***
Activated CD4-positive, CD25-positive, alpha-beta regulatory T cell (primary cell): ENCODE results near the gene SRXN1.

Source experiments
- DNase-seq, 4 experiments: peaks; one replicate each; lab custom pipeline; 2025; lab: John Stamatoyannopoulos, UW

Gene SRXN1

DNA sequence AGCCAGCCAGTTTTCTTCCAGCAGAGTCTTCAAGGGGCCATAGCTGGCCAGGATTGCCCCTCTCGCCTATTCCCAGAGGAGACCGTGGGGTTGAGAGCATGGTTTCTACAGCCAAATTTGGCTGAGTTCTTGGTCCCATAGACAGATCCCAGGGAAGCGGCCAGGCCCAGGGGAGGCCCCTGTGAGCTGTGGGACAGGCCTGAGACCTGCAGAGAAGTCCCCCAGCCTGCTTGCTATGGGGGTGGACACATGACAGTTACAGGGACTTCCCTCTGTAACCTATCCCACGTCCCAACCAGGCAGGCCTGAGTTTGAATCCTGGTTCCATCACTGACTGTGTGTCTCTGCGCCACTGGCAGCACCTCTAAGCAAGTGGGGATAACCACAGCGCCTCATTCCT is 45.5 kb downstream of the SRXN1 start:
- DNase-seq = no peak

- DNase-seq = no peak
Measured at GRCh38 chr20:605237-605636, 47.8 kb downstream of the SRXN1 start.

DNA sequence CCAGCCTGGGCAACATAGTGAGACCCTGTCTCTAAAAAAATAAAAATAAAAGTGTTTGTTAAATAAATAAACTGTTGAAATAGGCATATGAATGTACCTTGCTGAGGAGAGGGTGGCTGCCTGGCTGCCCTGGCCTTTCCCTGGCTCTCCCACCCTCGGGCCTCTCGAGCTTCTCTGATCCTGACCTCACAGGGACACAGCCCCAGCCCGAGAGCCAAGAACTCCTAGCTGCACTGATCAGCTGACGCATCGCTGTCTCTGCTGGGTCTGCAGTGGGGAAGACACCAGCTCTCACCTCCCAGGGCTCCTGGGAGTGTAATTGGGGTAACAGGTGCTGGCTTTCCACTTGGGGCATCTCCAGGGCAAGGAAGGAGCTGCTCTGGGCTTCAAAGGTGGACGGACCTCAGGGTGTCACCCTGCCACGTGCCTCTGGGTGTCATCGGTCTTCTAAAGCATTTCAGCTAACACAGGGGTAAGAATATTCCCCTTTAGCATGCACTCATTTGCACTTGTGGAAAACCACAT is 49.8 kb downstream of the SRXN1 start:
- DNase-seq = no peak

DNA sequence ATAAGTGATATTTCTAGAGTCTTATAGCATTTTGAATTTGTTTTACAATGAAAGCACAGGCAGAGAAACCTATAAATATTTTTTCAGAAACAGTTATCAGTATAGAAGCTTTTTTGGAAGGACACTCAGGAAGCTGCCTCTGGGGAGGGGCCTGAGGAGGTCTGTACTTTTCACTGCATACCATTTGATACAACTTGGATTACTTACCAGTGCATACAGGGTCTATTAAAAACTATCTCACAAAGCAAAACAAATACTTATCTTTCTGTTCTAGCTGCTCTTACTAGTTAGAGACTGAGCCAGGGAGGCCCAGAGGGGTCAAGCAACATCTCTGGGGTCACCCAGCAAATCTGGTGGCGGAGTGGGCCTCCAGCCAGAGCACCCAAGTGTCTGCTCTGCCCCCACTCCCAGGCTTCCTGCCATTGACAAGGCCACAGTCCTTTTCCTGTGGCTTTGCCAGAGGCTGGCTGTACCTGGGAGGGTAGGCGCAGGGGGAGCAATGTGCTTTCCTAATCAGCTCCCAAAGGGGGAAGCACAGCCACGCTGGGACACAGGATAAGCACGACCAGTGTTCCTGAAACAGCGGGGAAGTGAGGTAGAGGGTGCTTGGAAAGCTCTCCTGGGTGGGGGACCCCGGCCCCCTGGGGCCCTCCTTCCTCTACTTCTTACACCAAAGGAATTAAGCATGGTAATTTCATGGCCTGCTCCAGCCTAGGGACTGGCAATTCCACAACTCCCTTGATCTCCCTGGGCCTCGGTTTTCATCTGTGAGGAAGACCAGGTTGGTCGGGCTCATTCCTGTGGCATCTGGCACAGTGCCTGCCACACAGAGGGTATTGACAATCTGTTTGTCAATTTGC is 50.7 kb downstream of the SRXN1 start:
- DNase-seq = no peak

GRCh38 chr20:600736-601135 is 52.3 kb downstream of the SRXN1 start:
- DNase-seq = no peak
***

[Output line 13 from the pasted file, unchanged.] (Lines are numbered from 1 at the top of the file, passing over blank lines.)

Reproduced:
GRCh38 chr20:600736-601135 is 52.3 kb downstream of the SRXN1 start: